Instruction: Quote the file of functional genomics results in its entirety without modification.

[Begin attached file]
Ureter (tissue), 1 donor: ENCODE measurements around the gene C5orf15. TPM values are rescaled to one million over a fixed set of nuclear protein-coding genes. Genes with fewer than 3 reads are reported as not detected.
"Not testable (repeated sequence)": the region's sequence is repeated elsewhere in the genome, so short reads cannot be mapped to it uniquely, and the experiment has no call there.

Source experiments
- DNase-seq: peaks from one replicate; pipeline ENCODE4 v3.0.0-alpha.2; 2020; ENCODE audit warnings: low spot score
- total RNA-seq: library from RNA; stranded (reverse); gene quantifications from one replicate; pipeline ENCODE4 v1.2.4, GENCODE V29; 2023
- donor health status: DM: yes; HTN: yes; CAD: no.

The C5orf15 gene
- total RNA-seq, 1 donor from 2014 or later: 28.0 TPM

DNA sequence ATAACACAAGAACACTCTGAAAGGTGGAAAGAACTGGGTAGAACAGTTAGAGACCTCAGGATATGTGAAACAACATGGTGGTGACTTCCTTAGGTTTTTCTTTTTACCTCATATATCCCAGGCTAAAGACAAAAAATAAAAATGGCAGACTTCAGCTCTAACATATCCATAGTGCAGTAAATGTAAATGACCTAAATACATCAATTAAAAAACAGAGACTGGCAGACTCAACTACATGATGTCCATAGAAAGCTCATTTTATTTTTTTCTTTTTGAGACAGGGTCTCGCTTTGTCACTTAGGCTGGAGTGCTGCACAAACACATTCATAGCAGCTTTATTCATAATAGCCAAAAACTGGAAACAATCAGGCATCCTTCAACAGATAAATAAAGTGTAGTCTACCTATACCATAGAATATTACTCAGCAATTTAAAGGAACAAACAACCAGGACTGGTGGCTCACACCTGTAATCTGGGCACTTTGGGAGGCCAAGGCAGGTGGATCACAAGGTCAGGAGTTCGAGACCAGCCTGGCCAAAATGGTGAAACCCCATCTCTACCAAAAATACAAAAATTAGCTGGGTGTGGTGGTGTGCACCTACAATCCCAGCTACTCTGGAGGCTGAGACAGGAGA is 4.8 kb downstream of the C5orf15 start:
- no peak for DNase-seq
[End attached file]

Ureter (tissue), 1 donor: ENCODE measurements around the gene C5orf15. TPM values are rescaled to one million over a fixed set of nuclear protein-coding genes. Genes with fewer than 3 reads are reported as not detected.
"Not testable (repeated sequence)": the region's sequence is repeated elsewhere in the genome, so short reads cannot be mapped to it uniquely, and the experiment has no call there.

Source experiments
- DNase-seq: peaks from one replicate; pipeline ENCODE4 v3.0.0-alpha.2; 2020; ENCODE audit warnings: low spot score
- total RNA-seq: library from RNA; stranded (reverse); gene quantifications from one replicate; pipeline ENCODE4 v1.2.4, GENCODE V29; 2023
- donor health status: DM: yes; HTN: yes; CAD: no.

The C5orf15 gene
- total RNA-seq, 1 donor from 2014 or later: 28.0 TPM

DNA sequence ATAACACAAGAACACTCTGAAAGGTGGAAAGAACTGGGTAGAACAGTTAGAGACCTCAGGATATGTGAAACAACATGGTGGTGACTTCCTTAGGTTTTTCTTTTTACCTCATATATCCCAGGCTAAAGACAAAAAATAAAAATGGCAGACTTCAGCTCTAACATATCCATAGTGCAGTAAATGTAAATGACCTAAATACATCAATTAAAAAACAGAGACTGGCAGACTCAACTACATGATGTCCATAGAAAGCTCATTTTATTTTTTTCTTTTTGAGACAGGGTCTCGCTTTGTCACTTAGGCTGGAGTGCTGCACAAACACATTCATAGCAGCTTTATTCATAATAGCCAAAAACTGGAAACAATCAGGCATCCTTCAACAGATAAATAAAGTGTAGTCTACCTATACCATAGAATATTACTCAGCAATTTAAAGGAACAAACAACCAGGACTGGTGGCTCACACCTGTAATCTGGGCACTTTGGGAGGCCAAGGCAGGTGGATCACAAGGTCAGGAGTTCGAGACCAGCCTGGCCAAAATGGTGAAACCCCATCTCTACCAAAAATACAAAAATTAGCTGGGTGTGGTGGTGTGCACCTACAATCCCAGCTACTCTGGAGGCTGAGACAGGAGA is 4.8 kb downstream of the C5orf15 start:
- no peak for DNase-seq